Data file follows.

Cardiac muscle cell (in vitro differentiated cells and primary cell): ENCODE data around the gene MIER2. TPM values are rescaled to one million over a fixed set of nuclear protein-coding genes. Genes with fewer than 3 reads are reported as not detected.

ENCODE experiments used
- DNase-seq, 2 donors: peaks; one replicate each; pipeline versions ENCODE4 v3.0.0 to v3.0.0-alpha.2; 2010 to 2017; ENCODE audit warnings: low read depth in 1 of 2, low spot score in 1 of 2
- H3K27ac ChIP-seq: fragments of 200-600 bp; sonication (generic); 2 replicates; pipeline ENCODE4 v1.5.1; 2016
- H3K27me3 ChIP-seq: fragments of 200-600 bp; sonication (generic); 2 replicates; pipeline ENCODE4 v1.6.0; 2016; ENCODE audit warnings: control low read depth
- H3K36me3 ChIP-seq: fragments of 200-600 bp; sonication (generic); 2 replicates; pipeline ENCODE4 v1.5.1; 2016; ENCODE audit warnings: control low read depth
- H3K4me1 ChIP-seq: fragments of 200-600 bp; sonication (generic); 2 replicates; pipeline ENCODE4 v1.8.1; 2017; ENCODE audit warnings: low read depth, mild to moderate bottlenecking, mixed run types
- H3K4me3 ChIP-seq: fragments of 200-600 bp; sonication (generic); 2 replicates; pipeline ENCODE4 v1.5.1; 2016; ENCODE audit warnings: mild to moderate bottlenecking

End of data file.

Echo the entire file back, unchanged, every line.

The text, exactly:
Cardiac muscle cell (in vitro differentiated cells and primary cell): ENCODE data around the gene MIER2. TPM values are rescaled to one million over a fixed set of nuclear protein-coding genes. Genes with fewer than 3 reads are reported as not detected.

ENCODE experiments used
- DNase-seq, 2 donors: peaks; one replicate each; pipeline versions ENCODE4 v3.0.0 to v3.0.0-alpha.2; 2010 to 2017; ENCODE audit warnings: low read depth in 1 of 2, low spot score in 1 of 2
- H3K27ac ChIP-seq: fragments of 200-600 bp; sonication (generic); 2 replicates; pipeline ENCODE4 v1.5.1; 2016
- H3K27me3 ChIP-seq: fragments of 200-600 bp; sonication (generic); 2 replicates; pipeline ENCODE4 v1.6.0; 2016; ENCODE audit warnings: control low read depth
- H3K36me3 ChIP-seq: fragments of 200-600 bp; sonication (generic); 2 replicates; pipeline ENCODE4 v1.5.1; 2016; ENCODE audit warnings: control low read depth
- H3K4me1 ChIP-seq: fragments of 200-600 bp; sonication (generic); 2 replicates; pipeline ENCODE4 v1.8.1; 2017; ENCODE audit warnings: low read depth, mild to moderate bottlenecking, mixed run types
- H3K4me3 ChIP-seq: fragments of 200-600 bp; sonication (generic); 2 replicates; pipeline ENCODE4 v1.5.1; 2016; ENCODE audit warnings: mild to moderate bottlenecking